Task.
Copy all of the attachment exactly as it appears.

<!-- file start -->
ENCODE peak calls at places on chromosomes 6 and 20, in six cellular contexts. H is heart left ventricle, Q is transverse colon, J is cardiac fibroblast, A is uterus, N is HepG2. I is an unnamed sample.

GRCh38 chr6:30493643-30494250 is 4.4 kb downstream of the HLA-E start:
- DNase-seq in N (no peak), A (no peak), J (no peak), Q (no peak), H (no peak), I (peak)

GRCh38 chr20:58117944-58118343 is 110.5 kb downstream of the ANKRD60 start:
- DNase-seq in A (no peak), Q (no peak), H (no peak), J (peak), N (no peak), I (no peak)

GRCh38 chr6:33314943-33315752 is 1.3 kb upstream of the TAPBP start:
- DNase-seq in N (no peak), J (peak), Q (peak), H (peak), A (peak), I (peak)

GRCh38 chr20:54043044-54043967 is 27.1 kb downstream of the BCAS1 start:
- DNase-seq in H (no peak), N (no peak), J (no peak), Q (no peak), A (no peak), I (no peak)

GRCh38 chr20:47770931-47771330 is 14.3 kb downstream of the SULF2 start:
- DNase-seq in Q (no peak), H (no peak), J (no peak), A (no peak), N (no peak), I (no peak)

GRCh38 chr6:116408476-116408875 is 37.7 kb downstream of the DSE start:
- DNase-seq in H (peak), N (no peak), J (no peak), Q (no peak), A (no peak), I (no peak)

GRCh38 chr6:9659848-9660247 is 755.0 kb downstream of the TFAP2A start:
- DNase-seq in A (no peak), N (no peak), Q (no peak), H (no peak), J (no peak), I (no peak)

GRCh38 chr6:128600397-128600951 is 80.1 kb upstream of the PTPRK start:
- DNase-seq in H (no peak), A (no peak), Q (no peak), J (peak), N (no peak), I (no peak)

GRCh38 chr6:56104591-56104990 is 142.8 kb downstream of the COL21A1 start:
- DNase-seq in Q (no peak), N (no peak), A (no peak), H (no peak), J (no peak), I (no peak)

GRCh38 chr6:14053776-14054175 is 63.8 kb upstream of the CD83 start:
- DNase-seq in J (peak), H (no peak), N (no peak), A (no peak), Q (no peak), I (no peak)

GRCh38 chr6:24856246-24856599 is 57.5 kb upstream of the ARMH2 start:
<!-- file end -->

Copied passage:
ENCODE peak calls at places on chromosomes 6 and 20, in six cellular contexts. H is heart left ventricle, Q is transverse colon, J is cardiac fibroblast, A is uterus, N is HepG2. I is an unnamed sample.

GRCh38 chr6:30493643-30494250 is 4.4 kb downstream of the HLA-E start:
- DNase-seq in N (no peak), A (no peak), J (no peak), Q (no peak), H (no peak), I (peak)

GRCh38 chr20:58117944-58118343 is 110.5 kb downstream of the ANKRD60 start:
- DNase-seq in A (no peak), Q (no peak), H (no peak), J (peak), N (no peak), I (no peak)

GRCh38 chr6:33314943-33315752 is 1.3 kb upstream of the TAPBP start:
- DNase-seq in N (no peak), J (peak), Q (peak), H (peak), A (peak), I (peak)

GRCh38 chr20:54043044-54043967 is 27.1 kb downstream of the BCAS1 start:
- DNase-seq in H (no peak), N (no peak), J (no peak), Q (no peak), A (no peak), I (no peak)

GRCh38 chr20:47770931-47771330 is 14.3 kb downstream of the SULF2 start:
- DNase-seq in Q (no peak), H (no peak), J (no peak), A (no peak), N (no peak), I (no peak)

GRCh38 chr6:116408476-116408875 is 37.7 kb downstream of the DSE start:
- DNase-seq in H (peak), N (no peak), J (no peak), Q (no peak), A (no peak), I (no peak)

GRCh38 chr6:9659848-9660247 is 755.0 kb downstream of the TFAP2A start:
- DNase-seq in A (no peak), N (no peak), Q (no peak), H (no peak), J (no peak), I (no peak)

GRCh38 chr6:128600397-128600951 is 80.1 kb upstream of the PTPRK start:
- DNase-seq in H (no peak), A (no peak), Q (no peak), J (peak), N (no peak), I (no peak)

GRCh38 chr6:56104591-56104990 is 142.8 kb downstream of the COL21A1 start:
- DNase-seq in Q (no peak), N (no peak), A (no peak), H (no peak), J (no peak), I (no peak)

GRCh38 chr6:14053776-14054175 is 63.8 kb upstream of the CD83 start:
- DNase-seq in J (peak), H (no peak), N (no peak), A (no peak), Q (no peak), I (no peak)

GRCh38 chr6:24856246-24856599 is 57.5 kb upstream of the ARMH2 start: